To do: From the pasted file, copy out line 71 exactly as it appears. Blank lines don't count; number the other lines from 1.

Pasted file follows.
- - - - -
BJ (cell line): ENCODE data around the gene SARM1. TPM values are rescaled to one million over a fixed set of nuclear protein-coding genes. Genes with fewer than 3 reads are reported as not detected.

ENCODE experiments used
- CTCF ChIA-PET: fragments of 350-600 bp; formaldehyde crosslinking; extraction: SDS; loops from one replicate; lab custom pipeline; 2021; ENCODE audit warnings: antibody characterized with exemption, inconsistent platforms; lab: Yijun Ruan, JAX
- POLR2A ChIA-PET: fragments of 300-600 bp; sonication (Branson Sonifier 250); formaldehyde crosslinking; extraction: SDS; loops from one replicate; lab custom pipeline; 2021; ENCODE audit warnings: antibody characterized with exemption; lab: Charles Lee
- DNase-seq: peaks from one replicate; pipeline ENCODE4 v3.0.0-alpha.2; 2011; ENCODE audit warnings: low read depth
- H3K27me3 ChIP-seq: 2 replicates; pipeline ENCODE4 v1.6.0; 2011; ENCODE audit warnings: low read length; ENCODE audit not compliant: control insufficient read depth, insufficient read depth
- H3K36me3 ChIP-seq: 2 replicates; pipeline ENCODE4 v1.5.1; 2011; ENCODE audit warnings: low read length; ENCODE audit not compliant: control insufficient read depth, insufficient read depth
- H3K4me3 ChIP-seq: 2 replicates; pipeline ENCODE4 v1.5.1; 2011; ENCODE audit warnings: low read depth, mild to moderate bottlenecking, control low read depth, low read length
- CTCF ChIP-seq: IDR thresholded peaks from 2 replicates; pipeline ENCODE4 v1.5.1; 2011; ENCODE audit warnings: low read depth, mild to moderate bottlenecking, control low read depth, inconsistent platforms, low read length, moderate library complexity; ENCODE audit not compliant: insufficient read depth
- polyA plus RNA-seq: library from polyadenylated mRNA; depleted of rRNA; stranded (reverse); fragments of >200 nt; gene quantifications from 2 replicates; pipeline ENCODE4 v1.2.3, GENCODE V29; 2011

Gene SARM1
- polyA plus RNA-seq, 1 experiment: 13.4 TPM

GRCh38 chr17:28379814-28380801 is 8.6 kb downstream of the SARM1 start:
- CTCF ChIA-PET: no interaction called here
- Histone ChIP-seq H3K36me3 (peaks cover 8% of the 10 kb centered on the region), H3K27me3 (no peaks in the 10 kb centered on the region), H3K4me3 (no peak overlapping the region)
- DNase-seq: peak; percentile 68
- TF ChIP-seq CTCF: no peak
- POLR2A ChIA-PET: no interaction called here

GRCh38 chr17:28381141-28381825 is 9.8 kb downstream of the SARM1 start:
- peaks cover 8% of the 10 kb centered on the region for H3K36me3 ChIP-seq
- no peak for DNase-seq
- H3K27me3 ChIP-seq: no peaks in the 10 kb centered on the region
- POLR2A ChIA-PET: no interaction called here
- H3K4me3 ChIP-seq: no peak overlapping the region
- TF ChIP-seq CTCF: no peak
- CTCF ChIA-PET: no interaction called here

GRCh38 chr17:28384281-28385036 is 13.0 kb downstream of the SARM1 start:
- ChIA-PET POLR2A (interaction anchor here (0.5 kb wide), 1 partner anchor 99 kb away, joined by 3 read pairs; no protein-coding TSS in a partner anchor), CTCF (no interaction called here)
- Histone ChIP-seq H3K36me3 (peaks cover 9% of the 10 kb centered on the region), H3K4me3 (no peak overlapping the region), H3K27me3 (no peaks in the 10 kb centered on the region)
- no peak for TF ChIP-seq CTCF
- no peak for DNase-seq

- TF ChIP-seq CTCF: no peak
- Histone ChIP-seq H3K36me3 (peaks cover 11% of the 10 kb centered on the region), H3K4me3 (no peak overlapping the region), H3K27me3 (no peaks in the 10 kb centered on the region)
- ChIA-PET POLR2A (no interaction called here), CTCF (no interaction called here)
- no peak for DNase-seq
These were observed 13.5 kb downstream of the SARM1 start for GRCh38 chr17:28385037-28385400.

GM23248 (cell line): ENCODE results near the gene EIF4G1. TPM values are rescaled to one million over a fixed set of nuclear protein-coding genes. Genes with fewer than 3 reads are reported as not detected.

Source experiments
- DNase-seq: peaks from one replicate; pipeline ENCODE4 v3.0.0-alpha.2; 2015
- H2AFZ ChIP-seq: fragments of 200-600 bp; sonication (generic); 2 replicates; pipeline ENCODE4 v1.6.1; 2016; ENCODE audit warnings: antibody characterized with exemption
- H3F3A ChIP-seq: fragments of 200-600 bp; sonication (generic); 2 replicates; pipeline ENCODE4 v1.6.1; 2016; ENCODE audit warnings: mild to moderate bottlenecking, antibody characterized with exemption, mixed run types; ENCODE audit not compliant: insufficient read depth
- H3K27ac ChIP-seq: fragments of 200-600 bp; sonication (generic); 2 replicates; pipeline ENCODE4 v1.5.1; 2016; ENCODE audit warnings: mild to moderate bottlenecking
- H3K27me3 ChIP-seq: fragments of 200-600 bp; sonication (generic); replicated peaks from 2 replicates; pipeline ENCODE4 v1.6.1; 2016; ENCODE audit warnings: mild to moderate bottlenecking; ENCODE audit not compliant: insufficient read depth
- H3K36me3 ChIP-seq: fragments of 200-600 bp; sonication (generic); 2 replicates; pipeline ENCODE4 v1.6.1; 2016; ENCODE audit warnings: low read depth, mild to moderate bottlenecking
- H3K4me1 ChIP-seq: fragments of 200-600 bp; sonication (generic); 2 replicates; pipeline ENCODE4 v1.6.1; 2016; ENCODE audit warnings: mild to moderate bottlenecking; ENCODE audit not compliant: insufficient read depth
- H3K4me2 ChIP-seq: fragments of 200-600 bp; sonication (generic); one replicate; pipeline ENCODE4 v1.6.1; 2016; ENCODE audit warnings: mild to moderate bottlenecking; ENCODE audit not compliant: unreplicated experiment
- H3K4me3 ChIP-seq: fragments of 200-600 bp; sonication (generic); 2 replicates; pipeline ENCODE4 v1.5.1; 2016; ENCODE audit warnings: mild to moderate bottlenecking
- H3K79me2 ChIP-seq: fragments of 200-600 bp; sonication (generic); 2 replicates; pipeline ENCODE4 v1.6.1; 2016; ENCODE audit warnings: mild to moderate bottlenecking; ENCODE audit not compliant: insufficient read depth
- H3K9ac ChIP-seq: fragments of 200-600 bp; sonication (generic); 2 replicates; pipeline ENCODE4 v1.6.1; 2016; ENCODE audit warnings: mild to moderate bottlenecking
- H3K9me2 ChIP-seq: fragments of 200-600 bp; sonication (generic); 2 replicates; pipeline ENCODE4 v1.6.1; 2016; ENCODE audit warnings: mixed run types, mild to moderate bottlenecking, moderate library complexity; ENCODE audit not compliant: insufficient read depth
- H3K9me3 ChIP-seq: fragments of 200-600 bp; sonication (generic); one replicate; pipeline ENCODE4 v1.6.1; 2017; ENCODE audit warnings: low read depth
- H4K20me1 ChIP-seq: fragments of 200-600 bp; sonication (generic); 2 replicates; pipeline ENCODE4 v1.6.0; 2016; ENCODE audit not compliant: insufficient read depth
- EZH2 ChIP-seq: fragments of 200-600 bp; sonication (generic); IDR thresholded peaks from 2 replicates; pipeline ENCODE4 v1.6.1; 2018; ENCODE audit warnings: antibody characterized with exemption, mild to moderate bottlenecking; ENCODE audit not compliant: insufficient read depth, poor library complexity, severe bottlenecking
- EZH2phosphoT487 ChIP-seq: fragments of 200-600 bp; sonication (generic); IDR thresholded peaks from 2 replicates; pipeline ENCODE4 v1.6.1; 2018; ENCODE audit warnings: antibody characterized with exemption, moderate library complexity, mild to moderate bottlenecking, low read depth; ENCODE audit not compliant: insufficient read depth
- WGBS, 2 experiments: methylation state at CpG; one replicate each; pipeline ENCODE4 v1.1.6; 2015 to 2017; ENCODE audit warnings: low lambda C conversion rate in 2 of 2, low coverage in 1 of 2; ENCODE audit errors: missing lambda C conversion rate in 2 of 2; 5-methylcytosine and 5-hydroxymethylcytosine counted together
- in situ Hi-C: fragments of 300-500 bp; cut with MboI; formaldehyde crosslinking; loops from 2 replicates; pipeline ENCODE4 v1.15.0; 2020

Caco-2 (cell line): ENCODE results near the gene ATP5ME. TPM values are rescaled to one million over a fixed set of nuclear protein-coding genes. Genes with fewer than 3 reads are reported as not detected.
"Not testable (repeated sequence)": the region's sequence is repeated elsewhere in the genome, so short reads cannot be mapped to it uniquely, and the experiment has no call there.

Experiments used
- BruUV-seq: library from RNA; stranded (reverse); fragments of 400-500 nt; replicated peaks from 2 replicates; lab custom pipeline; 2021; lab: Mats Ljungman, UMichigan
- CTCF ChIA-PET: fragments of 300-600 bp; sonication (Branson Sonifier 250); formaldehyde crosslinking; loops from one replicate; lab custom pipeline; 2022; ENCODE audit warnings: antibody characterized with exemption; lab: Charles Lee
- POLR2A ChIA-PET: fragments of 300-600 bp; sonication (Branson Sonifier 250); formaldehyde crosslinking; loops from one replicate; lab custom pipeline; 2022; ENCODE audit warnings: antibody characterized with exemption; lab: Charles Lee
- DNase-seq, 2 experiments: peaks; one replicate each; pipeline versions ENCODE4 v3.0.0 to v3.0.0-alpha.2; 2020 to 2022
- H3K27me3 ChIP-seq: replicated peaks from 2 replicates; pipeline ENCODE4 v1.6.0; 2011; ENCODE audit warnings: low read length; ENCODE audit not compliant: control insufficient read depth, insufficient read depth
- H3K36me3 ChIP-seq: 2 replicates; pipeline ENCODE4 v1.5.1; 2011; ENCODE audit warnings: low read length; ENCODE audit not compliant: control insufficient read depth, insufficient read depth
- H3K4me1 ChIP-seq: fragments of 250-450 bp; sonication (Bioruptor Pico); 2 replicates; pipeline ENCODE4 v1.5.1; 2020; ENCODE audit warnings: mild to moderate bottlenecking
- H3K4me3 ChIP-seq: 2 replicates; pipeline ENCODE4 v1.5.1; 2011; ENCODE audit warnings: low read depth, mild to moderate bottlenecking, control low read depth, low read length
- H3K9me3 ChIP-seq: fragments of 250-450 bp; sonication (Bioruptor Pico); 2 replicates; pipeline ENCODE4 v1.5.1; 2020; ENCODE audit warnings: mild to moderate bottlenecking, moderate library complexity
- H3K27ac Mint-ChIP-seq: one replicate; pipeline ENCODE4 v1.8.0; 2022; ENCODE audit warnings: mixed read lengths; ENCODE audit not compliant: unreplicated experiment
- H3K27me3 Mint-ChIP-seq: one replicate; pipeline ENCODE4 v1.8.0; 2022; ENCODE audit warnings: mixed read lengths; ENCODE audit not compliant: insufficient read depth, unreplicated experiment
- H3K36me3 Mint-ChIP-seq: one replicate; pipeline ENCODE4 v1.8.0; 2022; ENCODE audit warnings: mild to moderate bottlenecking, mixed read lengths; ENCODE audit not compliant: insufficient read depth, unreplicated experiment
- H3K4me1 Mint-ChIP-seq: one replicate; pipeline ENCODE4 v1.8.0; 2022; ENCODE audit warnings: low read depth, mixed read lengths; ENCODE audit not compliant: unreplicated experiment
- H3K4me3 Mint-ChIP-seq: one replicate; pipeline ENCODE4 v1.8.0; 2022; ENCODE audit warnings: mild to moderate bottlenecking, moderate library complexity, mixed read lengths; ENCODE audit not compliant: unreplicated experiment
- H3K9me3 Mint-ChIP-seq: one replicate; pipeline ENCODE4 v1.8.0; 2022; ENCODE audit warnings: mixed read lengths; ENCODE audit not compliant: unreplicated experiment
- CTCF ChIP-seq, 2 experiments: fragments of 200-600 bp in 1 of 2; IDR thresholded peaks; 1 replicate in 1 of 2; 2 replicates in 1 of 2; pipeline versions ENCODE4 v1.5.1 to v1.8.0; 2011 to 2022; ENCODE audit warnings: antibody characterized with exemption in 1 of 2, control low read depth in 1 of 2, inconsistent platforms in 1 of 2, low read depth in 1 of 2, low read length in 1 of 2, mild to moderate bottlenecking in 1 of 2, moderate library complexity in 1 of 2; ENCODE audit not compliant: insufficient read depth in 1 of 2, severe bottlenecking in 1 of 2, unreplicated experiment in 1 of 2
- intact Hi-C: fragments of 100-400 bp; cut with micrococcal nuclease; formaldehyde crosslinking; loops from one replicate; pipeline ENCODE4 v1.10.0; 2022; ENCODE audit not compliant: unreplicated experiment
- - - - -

- H3K36me3 Mint-ChIP-seq: one replicate; pipeline ENCODE4 v1.8.0; 2022; ENCODE audit warnings: mild to moderate bottlenecking, mixed read lengths; ENCODE audit not compliant: insufficient read depth, unreplicated experiment